China Ahead Of US In Race To Become Bentley's Top Market

    As Lamborghini frets an ultra-luxury auto slowdown in China in 2012, the latest sales figures out of the country give plenty of cause for optimism for the British automaker Bentley.
    Jing DailyAuthor
      Published   in Finance

    China Sales Up 66 Percent At Start Of 2012, With US Deliveries Up 29 Percent#

    Jing Daily

    As Lamborghini frets an ultra-luxury auto slowdown in China in 2012, the latest sales figures out of the country give plenty of cause for optimism for the British automaker Bentley. Last month, Christian Mastro, Lamborghini’s Asia Pacific general manager, said he expected supercar sales to increase around 25 percent this year to around 2,000 units, compared to a doubling in the market in 2011, with Rolls-Royce Chief Executive Officer Torsten Mueller-Oetvoes echoing Mastro's sentiment by saying growth in the sector would be less "explosive" this year. But in the run-up to the Geneva Motorshow, Bentley execs seem confident that rising demand in key markets like the US and China will keep boosting the segment throughout 2012. According to company figures released today, Bentley recorded a global increase of 47 percent year-on-year in all major regions, with 894 cars delivered in the first two months of the year. Despite drawn-out economic gloom, Europe and the UK recorded respective sales increases of 39 percent and 16 percent, while the Middle East recorded a strong 55 percent rise with 93 cars delivered to customers.

    But as usual, it's the China market that everyone is watching this year. In 2011, Bentley's China sales surpassed the UK for the first time ever, with the company selling 1,839 cars there over the course of the year and beating its 2010 China sales record before the end of July. In response to booming demand in China’s ultra-luxury auto market, Bentley intensified its inland expansion last year, opening new dealerships in second-tier cities like Xi’an, Wenzhou and Zhengzhou. To further appeal to the market, Bentley also made moves such as debuting its new Continental GT at the 2011 Shanghai Auto Show and holding its Worldwide Dealer Conference in Beijing last summer. This year, tapping demand for custom and hard-to-get cars, Bentley will make one of the eight limited-edition collaborations done with the Milanese automotive and design firm Zagato available in mainland China.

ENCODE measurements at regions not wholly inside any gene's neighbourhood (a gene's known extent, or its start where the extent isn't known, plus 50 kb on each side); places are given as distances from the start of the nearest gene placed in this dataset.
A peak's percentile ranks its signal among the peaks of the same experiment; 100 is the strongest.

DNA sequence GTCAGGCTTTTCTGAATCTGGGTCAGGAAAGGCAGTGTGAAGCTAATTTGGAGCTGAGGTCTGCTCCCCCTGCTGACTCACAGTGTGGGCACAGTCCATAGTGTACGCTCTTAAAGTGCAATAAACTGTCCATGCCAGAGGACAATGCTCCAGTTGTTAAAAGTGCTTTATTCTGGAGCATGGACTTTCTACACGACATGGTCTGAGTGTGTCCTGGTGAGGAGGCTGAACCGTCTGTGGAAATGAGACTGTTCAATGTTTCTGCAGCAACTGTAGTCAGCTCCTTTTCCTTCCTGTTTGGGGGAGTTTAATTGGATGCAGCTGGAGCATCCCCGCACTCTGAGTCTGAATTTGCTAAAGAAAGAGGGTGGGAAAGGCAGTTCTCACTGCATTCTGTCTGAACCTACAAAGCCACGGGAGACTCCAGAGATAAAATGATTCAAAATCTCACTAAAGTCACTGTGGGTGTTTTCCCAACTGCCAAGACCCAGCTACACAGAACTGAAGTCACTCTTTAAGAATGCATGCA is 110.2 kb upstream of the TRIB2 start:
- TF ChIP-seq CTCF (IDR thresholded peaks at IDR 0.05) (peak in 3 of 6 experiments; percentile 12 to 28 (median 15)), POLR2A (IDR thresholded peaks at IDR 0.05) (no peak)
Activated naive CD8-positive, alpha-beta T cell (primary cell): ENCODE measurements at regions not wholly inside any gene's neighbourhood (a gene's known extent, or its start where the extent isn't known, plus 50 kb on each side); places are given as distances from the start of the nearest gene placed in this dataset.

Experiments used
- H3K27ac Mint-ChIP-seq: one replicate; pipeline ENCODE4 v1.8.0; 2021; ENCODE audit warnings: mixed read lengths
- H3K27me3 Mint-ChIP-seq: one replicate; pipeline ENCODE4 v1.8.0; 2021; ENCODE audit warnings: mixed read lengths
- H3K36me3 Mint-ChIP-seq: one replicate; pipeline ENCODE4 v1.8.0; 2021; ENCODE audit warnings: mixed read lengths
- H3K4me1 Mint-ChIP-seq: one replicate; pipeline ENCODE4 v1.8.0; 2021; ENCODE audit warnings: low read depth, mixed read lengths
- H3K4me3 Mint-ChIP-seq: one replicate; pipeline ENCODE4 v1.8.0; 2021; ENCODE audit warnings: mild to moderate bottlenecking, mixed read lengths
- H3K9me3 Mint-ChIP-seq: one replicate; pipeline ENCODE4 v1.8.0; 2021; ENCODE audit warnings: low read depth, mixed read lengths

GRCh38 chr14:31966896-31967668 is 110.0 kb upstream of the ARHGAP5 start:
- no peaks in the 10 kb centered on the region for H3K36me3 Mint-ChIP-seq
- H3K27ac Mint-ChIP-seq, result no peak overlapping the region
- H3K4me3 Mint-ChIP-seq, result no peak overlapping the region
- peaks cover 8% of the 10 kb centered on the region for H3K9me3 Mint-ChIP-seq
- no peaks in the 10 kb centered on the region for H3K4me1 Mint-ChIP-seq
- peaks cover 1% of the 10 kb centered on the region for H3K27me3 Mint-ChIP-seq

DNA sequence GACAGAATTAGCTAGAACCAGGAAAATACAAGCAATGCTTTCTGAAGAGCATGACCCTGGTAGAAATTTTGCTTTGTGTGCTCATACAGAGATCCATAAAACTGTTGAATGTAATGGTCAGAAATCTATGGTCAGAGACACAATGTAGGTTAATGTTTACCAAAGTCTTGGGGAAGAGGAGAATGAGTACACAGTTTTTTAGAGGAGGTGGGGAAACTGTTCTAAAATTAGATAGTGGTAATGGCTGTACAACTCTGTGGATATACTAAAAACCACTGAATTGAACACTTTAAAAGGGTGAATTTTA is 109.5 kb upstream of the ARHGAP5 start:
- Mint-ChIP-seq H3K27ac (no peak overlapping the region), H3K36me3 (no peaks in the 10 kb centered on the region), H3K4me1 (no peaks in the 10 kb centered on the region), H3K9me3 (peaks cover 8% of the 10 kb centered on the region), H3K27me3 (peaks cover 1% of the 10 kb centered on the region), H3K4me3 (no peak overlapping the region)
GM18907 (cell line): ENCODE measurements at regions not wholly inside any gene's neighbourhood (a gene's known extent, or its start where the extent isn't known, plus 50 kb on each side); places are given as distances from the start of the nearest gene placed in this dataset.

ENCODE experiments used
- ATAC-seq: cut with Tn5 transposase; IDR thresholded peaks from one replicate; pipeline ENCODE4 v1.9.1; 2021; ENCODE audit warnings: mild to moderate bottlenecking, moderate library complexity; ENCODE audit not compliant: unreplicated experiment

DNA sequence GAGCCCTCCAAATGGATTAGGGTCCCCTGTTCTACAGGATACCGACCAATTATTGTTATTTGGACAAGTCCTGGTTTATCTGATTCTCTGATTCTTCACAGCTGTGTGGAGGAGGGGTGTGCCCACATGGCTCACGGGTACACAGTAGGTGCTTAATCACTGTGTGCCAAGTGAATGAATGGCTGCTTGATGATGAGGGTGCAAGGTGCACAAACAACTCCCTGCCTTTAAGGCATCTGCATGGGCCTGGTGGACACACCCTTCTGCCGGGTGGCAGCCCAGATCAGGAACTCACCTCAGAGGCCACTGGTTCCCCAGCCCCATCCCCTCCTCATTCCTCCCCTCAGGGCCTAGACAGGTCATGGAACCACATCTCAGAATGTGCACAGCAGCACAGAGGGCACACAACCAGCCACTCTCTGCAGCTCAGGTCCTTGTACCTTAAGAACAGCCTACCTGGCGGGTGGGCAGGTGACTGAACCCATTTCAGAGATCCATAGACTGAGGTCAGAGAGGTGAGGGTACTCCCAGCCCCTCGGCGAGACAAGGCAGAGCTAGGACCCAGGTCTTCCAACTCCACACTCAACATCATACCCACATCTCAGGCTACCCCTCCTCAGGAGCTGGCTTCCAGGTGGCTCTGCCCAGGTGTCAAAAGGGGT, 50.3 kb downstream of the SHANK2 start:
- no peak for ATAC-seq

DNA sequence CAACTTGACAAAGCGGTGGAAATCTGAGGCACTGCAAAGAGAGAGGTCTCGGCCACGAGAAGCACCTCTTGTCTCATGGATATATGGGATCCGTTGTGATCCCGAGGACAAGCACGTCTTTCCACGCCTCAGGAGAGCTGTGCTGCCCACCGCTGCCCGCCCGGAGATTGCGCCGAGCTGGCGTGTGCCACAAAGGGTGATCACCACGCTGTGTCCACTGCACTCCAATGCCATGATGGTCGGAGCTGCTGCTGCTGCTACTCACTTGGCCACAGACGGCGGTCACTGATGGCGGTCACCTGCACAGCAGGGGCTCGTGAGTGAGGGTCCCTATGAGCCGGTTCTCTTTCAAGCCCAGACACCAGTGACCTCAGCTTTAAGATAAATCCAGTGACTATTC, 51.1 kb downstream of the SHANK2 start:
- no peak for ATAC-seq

Based on sales reports since the beginning of this year, all of Bentley's moves in the China market have kept interest high, and now the country is going head-to-head with the United States to become the British automaker's largest global market. In the first two months of the year, China sales got off to a head start, with 324 cars delivered (a 66 percent increase year-on-year) to the 251 cars delivered in the US over the same period. While not as dramatic as China's increase, this marks an impressive 29 percent increase in the US year-on-year.

    Jing Daily

    Bentley attributed its strong sales in key markets like China and the Middle East to strong demand for its new GT and recently launched Continental GTC, which saw 265 and 214 cars delivered respectively in January and February. However, the company expects an additional sales surge upon the release of the first Continental V8s in the second quarter of the year. Interest in emerging markets like China for the Mulsanne is also expected to add up to a record year for Bentley, and execs remain bullish about the prospects in China for the two-door Continental GT. Despite China's reputation as a "four-door market" and the land of the extended-cab sedan (and personal driver), Bentley said this week that Chinese buyers are becoming more interested in smaller sports cars.

    As Bentley’s Chairman and Chief Executive, Wolfgang Dürheimer, said today of the China market, "Chinese customers are increasingly like any other. They turn to Bentley for the finest craftsmanship and luxury combined with high technology and performance. This combination makes us unique as Bentley is as much about driving as being driven."


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